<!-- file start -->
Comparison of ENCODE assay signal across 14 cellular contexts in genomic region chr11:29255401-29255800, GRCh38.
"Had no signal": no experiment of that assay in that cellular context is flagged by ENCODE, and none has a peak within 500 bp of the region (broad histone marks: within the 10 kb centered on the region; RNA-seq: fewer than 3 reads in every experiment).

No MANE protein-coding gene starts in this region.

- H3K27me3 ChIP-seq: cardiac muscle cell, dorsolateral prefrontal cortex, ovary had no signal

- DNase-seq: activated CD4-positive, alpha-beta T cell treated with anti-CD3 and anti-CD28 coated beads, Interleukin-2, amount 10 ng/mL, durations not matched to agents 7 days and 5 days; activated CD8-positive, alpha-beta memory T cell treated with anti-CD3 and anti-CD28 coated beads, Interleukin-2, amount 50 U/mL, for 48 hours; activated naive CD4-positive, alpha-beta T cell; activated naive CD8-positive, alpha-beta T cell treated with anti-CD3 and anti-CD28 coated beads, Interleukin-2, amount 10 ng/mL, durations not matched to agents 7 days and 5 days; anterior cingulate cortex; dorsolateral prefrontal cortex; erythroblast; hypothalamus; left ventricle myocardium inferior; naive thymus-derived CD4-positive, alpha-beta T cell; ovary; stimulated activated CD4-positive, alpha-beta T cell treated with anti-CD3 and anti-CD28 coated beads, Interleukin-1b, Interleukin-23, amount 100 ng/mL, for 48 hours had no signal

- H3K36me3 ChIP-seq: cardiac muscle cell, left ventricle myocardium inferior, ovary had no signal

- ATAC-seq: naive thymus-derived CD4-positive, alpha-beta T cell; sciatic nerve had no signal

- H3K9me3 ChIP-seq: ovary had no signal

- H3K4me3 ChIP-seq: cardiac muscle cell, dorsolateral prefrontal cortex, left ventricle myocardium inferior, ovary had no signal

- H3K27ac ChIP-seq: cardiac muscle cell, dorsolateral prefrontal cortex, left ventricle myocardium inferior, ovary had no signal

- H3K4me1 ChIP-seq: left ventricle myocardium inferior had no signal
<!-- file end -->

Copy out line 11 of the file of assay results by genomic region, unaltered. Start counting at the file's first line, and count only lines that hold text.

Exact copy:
- H3K4me1 ChIP-seq: left ventricle myocardium inferior had no signal